Semla with almond paste and whipped cream is a Swedish tradition that dates back to the 16th century. Photo: Mona Loose/imagebank.sweden.se
Winter-time visitors to Sweden may be disappointed to see what’s on offer in the Swedish bakeries. Pick any bakery or café, and more likely than not the window display is overflowing with just one thing: semla.
The semla ― a small, wheat flour bun, flavored with cardamom and filled with almond paste and whipped cream ― has become something of a carb-packed icon in Sweden. The traditions of semla are rooted in fettisdag (Shrove Tuesday, or Fat Tuesday) when the buns were eaten at a last celebratory feast before the Christian fasting period of Lent. At first, a semla was simply a bun, eaten soaked in hot milk (known as hetvägg).
The changing face of semla
At some point Swedes grew tired of the strict observance of Lent, added cream and almond paste to the mix and started eating semla every Tuesday between Shrove Tuesday and Easter.
Today, no such reservations exist and semlor (the plural of semla) usually appear in bakery windows as near after Christmas as is deemed decent ― and sometimes even before. This is followed by a collective, nationwide moan about how it gets earlier every year. Shortly thereafter people begin to eat the things like the world will end tomorrow.
But, increasingly, not just any semla will do. Every year, at around the same time that the bakeries fill with semlor, the Swedish newspapers start to fill with semla taste tests. Panels of “experts” dissect and inspect tables full of semlor to find the best in town.
Serious semla tasting
One such expert is semmelmannen (the semla man): an anonymous Stockholm-based blogger who has become the go-to source for semla tips in the capital of Sweden.
Since 2011, semmelmannen has eaten one semla a day from February 1 to Shrove Tuesday at a different bakery across Stockholm, remaining anonymous to retain his integrity and independence. The results are reported in almost fanatical detail; the semla is rated according to the quality of the bun, the cream, the almond paste and the overall appearance.
“I felt the usual newspaper tests didn’t go into enough detail; plus they never tested more than eight to ten different semlor. I wanted to dig deeper, all the way down. So I started the blog,” he explains.
So what makes the perfect semla? According to Semmelmannen: “good raw material, a tasty almond paste, but most of all a good composition; the proportions have to be perfect.”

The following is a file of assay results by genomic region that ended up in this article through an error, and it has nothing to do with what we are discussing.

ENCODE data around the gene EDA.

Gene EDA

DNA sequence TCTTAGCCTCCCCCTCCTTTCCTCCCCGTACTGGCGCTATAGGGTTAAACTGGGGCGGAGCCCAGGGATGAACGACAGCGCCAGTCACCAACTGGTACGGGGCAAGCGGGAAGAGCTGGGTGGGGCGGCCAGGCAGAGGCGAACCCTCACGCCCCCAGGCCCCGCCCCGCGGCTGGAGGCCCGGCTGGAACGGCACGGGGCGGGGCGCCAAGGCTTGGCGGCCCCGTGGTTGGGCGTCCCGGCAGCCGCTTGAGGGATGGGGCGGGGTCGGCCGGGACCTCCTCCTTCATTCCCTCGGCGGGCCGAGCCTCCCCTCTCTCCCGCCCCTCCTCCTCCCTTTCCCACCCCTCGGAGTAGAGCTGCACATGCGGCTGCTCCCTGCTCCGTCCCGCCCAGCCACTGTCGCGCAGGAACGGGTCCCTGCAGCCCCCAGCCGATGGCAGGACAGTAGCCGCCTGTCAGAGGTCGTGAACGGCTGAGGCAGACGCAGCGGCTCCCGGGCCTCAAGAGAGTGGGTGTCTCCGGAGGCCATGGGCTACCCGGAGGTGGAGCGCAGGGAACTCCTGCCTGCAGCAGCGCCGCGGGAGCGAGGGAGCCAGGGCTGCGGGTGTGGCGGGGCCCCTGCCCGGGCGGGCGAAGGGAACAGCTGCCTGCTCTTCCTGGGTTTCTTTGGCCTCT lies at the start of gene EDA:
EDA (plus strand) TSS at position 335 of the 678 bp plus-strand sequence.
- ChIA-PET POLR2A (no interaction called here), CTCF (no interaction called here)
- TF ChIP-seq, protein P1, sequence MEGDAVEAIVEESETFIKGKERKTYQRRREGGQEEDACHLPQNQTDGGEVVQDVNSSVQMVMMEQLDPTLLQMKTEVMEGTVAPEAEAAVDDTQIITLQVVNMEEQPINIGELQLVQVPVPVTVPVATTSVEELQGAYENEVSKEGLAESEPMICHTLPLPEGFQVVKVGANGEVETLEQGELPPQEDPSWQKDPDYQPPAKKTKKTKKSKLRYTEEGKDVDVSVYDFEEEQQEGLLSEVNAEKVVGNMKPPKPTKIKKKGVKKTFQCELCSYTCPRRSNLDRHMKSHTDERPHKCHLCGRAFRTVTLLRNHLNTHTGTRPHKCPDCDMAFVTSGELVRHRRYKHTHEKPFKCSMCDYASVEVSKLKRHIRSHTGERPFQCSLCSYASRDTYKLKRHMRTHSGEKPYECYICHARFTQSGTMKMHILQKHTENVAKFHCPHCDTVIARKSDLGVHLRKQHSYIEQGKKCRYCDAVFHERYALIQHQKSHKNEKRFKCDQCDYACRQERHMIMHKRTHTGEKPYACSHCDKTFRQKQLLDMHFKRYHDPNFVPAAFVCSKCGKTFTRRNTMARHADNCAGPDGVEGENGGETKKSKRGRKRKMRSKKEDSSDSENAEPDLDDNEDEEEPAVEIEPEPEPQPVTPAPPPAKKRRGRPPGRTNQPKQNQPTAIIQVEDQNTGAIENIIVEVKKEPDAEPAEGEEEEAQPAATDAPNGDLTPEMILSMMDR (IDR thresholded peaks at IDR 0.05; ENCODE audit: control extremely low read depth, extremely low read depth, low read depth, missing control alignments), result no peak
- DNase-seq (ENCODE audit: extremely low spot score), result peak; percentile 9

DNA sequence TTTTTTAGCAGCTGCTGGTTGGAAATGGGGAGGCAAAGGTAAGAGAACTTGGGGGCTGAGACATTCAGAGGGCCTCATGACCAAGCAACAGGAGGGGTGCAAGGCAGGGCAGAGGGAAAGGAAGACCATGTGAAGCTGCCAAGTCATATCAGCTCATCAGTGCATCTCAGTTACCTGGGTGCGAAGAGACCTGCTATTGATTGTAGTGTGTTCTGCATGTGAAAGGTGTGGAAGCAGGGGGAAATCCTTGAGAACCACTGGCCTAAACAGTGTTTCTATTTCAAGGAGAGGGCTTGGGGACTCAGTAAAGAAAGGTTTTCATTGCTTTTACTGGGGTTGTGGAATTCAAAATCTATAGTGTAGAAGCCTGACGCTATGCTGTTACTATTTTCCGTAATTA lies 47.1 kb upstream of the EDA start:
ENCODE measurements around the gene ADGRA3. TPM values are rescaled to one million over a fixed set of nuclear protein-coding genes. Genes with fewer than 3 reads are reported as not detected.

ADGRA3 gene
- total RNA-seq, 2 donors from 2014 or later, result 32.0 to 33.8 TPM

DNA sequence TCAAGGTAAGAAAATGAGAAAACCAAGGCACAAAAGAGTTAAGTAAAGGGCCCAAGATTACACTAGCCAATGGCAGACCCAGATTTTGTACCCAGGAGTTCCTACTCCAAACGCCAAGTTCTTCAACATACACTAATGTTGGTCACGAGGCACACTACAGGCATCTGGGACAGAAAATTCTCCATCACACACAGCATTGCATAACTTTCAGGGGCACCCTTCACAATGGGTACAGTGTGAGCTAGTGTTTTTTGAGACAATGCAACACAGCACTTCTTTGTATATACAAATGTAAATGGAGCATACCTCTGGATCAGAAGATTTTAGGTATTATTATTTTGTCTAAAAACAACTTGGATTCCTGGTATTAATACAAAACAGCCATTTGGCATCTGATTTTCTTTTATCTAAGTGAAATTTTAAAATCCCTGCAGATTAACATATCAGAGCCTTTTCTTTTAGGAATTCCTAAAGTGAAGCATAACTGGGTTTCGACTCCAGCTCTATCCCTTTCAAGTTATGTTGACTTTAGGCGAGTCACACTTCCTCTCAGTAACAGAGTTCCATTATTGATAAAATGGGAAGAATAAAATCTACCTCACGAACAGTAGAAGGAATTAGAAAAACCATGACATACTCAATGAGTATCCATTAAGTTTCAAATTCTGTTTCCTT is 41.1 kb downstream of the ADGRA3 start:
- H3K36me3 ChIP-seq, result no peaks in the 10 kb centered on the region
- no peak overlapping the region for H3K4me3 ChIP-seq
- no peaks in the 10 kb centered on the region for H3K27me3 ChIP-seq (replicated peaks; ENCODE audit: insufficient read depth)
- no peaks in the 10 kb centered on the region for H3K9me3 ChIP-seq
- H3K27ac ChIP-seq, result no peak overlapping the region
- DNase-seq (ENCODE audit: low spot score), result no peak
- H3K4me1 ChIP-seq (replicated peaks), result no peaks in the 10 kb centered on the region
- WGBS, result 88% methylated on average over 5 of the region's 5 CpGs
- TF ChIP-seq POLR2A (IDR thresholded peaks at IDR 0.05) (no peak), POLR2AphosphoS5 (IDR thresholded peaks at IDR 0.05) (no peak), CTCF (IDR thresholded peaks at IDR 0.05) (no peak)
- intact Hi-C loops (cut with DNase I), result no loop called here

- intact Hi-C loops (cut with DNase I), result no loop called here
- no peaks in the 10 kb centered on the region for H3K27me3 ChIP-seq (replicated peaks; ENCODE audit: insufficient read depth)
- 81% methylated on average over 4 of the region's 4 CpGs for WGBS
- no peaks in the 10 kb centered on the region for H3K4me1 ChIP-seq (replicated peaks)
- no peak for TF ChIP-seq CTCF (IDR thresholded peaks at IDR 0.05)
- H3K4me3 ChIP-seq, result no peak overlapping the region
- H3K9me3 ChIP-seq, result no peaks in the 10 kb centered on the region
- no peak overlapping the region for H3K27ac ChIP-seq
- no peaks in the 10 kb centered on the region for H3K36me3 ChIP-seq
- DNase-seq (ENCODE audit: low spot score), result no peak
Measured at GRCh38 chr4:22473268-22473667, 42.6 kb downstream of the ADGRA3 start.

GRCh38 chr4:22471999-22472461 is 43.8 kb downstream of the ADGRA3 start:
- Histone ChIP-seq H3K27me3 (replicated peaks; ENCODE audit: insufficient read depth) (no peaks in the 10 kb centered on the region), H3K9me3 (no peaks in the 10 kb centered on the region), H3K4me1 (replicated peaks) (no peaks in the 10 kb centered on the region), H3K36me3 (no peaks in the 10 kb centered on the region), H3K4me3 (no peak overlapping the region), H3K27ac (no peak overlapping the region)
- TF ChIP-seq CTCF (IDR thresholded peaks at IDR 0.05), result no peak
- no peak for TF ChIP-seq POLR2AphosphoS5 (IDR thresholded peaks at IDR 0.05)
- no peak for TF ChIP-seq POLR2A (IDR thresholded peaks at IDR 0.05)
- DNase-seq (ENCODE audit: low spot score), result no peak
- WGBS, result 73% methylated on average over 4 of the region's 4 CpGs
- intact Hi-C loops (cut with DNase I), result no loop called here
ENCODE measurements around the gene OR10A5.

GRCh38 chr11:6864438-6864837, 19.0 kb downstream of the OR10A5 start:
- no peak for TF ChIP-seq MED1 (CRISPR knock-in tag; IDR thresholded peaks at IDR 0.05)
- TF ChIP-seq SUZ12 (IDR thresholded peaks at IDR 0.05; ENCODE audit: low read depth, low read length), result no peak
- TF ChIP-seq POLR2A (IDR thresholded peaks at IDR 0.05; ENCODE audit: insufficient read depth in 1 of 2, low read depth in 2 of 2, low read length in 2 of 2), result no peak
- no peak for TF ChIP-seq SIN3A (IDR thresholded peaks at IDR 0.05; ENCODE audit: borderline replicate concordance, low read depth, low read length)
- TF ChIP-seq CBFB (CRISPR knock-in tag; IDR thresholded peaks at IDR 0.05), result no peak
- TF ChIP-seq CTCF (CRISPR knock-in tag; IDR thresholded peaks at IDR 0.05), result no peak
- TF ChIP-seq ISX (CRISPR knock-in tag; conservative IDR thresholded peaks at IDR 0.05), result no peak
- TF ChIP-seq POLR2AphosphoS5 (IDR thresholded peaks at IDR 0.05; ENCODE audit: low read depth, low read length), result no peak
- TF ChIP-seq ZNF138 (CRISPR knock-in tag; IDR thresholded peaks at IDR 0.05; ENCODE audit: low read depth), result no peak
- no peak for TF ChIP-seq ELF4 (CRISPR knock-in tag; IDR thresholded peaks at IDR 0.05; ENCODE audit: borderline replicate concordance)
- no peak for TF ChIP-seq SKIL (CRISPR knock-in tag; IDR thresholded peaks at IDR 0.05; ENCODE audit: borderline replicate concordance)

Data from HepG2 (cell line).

And as to where you find the perfect semla ― Semmelmannen isn’t saying: “I don’t pick one favorite, because that would be unfair to some really great bakeries. I award my points ― then the reader can decide.”
For those newspapers and magazines that do name a favorite (and there are plenty) the effect is nothing short of miraculous.
Agneta Brolin, head of the bakery Vettekatten in Stockholm, knows this for a fact. “If you’re mentioned in the press it’s the best advert you can get,” she says after being awarded Best Semla 2011, in a test by Swedish national daily paper Svenska Dagbladet.
“After we were voted Best Semla, our sales were double what they usually are,” Brolin says.
It's difficult to avoid semlor at the beginning of the year in Sweden. Photo: Camilla Degerman/imagebank.sweden.se
The sacred coffee break
To the uninitiated, such reverence and hysteria over a cream bun might seem at odds with all things normal. But the annual semla hysteria is just a part of a bigger picture ― a social phenomenon that is uniquely Swedish: fika.
Fika has no translation. It means to take a break with colleagues or friends, over coffee and (usually) something sweet to eat. But it means so much more than that. It is ritual, it is tradition; it is the very fabric of Swedishness. It is something, if invited, you should never say no to.
Swedes drink an average of nine kilos of coffee per person, per year: a staggering amount. In a 2011 survey of 8,000 office workers throughout the country, an overwhelming majority agreed that a fika break or two at work greatly improved their productivity. Indeed, in a 2009 research project by Massachusetts Institute of Technology (MIT) in the United States, it was discovered that people who left their desks two to three times per day to interact with colleagues showed a 10 to 15 percent increase in productivity.
In many Swedish workplaces fika is a statutory break just like lunch ― 15 minutes for workers to down tools and congregate over coffee. But fika is not just a habit of the tax-paying masses.
“Everyone has fika,” café Vetekatten’s Brolin says. “We get workers early morning and lunch, pensioners morning and afternoon and then school kids after three o’clock. The old folks drink coffee, the young cappuccino; that’s the only difference. Otherwise, everyone loves to fika.”
And with an increase in the number of people taking fika out of the home and into the ever burgeoning number of coffee shops and cafés, it seems fika, and indeed semla, are here to stay.
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Rob Hincks is a British food and travel journalist based in Stockholm. He has never really taken a liking to semla, but don’t let that stop you inviting him for fika.
The author alone is responsible for the opinions expressed in this article.
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